According to the above description, the constant current supply unit is applied to the solid-state image pickup element (or digital still camera) and the processing apparatus such as a light-emitting apparatus. However, this apparatus may be applied to an apparatus which is required to suppress variations in current flowing in each constant current circuit with respect to a reference current.

Note that the present invention can be applied to both a discharge type constant current circuit for supplying a current by supplying the current into a load and a sink type constant current circuit for supplying a current in the manner in which the current is supplied from a load.

Many widely different embodiments of the present invention may be constructed without departing from the spirit and scope of the present invention. It should be understood that the present invention is not limited to the specific embodiments described in the specification, except as defined in the appended claims.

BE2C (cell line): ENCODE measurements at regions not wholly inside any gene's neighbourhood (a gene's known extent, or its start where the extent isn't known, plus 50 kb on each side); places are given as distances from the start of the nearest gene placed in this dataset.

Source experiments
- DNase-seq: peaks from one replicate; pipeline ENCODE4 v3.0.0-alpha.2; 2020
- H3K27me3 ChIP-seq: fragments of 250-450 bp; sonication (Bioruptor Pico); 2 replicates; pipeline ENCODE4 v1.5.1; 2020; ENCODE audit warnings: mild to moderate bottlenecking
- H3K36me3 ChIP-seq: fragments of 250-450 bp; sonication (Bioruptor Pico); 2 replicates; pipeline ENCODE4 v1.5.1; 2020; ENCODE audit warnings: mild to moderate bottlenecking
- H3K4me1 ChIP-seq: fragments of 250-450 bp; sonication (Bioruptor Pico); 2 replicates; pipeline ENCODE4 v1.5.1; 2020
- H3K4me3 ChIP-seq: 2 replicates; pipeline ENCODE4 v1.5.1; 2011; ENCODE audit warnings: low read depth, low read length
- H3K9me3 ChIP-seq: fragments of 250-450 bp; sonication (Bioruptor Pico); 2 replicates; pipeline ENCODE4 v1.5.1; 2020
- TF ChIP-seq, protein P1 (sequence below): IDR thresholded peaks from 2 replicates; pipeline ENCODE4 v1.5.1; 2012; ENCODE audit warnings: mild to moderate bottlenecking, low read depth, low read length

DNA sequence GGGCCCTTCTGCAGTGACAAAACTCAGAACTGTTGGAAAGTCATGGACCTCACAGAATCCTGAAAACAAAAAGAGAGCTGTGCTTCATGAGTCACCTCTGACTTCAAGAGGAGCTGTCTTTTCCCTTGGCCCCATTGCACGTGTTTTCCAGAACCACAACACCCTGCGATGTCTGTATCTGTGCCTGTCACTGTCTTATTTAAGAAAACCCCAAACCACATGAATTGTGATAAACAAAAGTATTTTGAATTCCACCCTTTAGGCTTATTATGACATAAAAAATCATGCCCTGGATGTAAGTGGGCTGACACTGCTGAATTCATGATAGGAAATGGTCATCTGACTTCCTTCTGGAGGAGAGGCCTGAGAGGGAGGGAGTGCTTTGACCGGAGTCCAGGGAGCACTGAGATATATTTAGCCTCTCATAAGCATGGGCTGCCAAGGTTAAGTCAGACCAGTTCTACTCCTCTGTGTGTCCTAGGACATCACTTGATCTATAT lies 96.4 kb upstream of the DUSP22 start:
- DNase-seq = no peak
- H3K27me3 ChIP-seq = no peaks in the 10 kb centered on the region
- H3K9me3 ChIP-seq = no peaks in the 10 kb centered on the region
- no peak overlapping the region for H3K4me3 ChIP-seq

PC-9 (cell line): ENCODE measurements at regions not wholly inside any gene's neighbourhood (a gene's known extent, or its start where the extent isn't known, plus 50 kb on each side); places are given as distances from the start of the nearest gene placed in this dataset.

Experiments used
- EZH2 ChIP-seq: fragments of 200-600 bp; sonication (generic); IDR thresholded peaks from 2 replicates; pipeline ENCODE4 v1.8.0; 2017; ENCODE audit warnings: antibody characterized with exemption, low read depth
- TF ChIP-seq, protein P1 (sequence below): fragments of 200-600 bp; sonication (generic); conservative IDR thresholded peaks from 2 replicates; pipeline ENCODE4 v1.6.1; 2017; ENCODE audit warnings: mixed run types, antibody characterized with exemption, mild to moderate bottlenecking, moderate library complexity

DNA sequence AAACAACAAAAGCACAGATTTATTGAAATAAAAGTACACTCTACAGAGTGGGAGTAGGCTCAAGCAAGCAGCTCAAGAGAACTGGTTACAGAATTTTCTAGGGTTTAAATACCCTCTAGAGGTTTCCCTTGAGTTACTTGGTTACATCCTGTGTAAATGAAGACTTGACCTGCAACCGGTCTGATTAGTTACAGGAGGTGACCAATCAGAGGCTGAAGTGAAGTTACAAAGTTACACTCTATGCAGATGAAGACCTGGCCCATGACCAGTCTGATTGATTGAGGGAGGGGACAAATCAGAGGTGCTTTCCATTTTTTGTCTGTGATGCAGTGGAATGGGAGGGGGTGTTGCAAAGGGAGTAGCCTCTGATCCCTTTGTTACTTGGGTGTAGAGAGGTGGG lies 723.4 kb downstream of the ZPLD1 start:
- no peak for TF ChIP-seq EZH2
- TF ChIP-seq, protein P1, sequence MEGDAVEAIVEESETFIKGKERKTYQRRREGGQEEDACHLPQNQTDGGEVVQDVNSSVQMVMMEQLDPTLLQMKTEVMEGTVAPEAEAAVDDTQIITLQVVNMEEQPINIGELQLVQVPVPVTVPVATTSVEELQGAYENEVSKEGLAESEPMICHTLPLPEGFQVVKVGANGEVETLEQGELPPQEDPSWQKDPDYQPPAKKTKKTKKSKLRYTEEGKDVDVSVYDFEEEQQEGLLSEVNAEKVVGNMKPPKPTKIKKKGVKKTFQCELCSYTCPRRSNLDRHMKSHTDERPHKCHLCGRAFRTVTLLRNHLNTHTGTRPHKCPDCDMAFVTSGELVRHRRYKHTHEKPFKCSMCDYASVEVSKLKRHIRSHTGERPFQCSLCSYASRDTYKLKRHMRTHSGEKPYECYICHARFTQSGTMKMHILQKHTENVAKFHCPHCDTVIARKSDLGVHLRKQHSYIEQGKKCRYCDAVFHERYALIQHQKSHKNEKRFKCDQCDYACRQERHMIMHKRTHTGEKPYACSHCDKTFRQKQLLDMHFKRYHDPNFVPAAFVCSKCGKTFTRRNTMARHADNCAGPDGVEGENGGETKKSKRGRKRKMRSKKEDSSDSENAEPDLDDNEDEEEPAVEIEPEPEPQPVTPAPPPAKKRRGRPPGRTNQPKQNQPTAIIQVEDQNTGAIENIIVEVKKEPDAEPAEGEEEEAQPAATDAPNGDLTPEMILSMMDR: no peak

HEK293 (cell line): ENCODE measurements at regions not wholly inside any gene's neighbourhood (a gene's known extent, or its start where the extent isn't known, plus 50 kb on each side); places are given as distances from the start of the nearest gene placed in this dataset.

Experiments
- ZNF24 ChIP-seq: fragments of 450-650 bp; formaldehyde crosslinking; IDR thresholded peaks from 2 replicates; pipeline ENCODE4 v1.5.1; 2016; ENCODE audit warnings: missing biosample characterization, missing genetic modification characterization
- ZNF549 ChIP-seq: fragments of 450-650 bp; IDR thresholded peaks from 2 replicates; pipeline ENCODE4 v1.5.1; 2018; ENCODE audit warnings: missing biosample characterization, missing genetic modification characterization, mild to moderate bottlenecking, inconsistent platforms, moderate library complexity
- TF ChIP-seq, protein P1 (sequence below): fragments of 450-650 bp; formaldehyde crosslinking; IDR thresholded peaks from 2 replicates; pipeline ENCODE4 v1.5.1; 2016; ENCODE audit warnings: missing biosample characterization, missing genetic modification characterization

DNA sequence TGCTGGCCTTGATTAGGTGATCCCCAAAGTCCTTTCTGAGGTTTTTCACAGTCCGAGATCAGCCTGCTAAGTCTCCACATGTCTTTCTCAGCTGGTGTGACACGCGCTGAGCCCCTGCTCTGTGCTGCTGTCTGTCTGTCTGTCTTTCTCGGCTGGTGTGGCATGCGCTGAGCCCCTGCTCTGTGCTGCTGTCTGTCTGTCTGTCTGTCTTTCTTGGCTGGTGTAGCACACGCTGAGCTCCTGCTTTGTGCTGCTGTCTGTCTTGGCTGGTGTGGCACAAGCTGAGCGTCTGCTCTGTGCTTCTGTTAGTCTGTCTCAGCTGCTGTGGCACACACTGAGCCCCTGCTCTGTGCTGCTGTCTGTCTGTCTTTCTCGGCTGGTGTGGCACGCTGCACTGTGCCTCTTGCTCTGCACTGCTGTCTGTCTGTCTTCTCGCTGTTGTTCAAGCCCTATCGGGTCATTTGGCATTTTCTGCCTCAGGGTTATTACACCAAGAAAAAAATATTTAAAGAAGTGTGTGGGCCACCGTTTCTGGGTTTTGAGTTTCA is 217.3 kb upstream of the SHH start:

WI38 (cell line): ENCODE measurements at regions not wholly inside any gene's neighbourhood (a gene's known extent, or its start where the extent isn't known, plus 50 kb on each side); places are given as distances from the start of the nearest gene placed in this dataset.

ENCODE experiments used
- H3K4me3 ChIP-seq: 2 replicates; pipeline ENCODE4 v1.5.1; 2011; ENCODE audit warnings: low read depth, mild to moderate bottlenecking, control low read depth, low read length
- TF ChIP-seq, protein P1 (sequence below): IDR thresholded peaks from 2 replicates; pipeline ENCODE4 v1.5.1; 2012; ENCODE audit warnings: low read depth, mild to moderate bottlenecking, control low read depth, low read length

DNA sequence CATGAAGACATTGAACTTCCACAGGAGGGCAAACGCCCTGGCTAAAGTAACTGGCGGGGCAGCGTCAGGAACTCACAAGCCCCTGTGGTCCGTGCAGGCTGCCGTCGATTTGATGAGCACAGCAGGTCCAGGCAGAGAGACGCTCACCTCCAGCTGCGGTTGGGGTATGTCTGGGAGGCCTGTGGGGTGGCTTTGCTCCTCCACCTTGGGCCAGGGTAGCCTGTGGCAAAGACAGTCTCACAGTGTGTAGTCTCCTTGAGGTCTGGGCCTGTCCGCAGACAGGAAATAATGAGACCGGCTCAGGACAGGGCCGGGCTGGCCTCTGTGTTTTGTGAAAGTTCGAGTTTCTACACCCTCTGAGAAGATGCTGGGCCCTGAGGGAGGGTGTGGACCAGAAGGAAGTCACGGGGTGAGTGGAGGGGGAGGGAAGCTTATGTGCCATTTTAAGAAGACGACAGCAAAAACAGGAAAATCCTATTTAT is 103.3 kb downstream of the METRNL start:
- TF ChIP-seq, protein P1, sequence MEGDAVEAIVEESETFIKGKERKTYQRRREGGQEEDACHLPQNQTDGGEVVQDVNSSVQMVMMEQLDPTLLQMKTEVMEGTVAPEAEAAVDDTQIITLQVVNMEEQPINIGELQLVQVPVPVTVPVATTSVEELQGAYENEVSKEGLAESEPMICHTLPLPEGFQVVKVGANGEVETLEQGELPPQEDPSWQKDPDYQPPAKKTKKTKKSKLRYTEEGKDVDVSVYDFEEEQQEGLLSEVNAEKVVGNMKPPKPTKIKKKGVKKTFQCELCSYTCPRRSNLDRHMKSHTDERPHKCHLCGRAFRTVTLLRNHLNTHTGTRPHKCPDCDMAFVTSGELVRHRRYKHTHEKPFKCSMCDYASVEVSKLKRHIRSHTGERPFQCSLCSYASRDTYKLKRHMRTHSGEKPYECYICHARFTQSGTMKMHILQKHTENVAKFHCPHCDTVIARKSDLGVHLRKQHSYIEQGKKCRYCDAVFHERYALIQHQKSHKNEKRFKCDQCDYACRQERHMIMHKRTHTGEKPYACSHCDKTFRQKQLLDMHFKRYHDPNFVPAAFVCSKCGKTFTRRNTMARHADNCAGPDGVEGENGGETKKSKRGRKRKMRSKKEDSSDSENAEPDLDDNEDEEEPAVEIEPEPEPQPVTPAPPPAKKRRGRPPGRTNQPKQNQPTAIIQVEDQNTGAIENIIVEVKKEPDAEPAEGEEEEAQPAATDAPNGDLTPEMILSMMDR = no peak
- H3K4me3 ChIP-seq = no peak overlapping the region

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Classifications
U.S. Classification348/308, 257/219, 348/E03.021, 348/E03.029, 348/241
International ClassificationH04N5/378, H04N5/369, H04N5/374, H04N5/335, H04N5/3745, H04N101/00, H04N5/225, B41J2/44, G05F3/24, B41J2/45, B41J2/455, H01L29/74
Cooperative ClassificationH04N5/357, H04N5/376, H04N5/374
European ClassificationH04N5/376, H04N5/374, H04N5/357
Legal Events
DateCodeEventDescription
Jan 28, 2002ASAssignment
Owner name: CANON KABUSHIKI KAISHA, JAPAN
Free format text: ASSIGNMENT OF ASSIGNORS INTEREST;ASSIGNOR:SAKURAGI, TAKAMASA;REEL/FRAME:012525/0170
Effective date: 20011225
Jun 12, 2007CCCertificate of correction
Sep 2, 2009FPAYFee payment
Year of fee payment: 4
Sep 4, 2013FPAYFee payment
Year of fee payment: 8